by Jerry C.
I grew up in Lancaster, California, in the heart of the Antelope Valley, an iconic site in aviation history. From Chuck Yeager’s historic breaking of the sound barrier in “Glamorous Glennis” to the X-series aircraft (X-1 through X-15), I was a childhood witness to wondrous sights across the desert sky. My father and uncle both worked at Edwards AFB (Dryden Test Center). My dad refueled all of the experimental aircraft, and my uncle maintained the propulsion systems. It seemed like half the population worked in aviation in the 1950s and 1960s. Our windows would shake often from test aircraft breaking the sound barrier. I, too, started my 30-plus year federal career at Edwards, all focused around aviation with the Air Force at depots and eventually at the Pentagon.
My most memorable moments were catching glimpses of the SR-71 “Blackbird” – the fastest plane in the world, setting records as yet unmatched. Through my father, I was able to see one up close. The all-black paint, the design, the sleek body seemed a work of art, all accomplished by Lockheed’s inimitable “Skunk Works,” of which I read everything I could lay my hands on.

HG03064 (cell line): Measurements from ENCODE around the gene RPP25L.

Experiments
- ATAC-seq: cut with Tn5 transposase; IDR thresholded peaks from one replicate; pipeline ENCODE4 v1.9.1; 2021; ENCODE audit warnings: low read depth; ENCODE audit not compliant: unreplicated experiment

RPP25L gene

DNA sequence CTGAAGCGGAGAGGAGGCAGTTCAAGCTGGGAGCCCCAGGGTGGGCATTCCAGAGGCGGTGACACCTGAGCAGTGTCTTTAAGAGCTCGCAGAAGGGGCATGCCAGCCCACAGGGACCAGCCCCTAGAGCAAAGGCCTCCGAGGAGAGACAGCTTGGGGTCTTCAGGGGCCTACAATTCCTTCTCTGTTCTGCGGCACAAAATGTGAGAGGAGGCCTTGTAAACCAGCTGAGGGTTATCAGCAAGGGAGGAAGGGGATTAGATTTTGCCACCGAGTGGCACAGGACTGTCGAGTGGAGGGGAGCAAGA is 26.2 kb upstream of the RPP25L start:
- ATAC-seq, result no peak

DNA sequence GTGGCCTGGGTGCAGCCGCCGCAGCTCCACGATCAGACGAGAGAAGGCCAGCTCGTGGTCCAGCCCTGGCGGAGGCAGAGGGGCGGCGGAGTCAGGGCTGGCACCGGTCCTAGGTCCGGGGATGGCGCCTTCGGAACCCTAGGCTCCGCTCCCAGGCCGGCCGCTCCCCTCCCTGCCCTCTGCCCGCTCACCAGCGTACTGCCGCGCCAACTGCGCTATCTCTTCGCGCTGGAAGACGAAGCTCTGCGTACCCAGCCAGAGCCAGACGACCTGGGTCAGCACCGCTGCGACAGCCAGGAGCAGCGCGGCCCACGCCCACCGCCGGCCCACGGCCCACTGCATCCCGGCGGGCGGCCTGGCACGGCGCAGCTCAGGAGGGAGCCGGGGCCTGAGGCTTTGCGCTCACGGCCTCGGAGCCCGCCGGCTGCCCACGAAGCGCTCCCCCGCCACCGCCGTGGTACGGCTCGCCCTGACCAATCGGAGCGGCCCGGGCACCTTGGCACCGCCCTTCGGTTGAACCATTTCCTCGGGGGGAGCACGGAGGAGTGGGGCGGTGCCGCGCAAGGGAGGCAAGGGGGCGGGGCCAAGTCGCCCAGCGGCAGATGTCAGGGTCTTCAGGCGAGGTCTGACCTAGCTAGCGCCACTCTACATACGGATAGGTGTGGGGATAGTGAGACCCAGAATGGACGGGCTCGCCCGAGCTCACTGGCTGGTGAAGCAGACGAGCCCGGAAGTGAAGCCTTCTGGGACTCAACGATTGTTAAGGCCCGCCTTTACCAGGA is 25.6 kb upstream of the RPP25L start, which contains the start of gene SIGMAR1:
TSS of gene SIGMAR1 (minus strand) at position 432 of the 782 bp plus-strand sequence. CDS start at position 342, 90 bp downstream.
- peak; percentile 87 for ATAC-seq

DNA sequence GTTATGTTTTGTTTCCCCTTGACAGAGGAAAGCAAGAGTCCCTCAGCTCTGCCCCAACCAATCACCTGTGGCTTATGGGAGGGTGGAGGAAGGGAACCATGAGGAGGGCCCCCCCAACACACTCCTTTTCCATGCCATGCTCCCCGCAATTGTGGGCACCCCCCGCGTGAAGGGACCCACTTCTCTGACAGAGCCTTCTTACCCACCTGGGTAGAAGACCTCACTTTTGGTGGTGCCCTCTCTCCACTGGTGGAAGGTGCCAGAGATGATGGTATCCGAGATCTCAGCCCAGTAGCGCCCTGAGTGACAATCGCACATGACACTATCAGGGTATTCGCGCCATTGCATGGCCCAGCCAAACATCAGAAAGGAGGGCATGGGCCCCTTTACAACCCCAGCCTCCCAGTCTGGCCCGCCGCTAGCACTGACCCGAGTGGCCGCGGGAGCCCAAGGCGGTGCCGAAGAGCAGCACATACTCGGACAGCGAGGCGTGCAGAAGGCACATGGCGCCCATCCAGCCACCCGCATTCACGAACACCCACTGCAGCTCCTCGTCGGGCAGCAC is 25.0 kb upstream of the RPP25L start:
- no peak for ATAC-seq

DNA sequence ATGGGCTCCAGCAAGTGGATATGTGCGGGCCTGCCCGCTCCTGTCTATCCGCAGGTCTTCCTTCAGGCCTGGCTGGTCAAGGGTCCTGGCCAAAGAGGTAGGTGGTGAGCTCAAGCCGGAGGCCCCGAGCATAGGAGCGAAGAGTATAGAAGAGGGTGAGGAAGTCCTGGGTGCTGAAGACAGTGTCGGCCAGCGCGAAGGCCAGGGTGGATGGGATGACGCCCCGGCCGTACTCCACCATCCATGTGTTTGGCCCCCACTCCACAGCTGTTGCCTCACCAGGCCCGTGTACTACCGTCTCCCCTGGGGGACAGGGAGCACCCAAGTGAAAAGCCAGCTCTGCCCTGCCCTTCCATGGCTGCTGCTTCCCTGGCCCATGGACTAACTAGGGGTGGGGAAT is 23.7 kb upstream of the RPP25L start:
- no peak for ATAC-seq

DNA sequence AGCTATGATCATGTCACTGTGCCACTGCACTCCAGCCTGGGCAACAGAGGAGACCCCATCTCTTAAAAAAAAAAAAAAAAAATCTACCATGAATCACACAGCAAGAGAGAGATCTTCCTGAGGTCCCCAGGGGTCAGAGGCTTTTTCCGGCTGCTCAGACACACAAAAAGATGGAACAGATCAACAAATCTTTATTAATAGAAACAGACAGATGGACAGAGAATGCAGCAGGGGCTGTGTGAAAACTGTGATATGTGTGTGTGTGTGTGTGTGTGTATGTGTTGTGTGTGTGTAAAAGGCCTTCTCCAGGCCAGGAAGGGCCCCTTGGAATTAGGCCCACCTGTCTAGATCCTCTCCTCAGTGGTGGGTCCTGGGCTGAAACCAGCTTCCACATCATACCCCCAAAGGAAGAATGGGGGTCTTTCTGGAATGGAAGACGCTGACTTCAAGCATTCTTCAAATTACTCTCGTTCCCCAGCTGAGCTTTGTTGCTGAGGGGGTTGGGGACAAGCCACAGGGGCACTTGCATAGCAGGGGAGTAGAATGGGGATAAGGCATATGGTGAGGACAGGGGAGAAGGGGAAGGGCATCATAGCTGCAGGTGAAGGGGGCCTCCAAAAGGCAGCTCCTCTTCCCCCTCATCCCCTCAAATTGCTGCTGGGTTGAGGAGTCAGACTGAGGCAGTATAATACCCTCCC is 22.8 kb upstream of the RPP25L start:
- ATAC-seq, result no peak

After finishing my government career, I was thrilled (and still am) to have the opportunity to come to work for Lockheed Martin and become a part of the greatest aircraft design and development company in the world. In a sense, my childhood fascination and dreams have come full circle, something my father and uncle would be proud of.
|The love of aviation has been a part of my life since childhood.|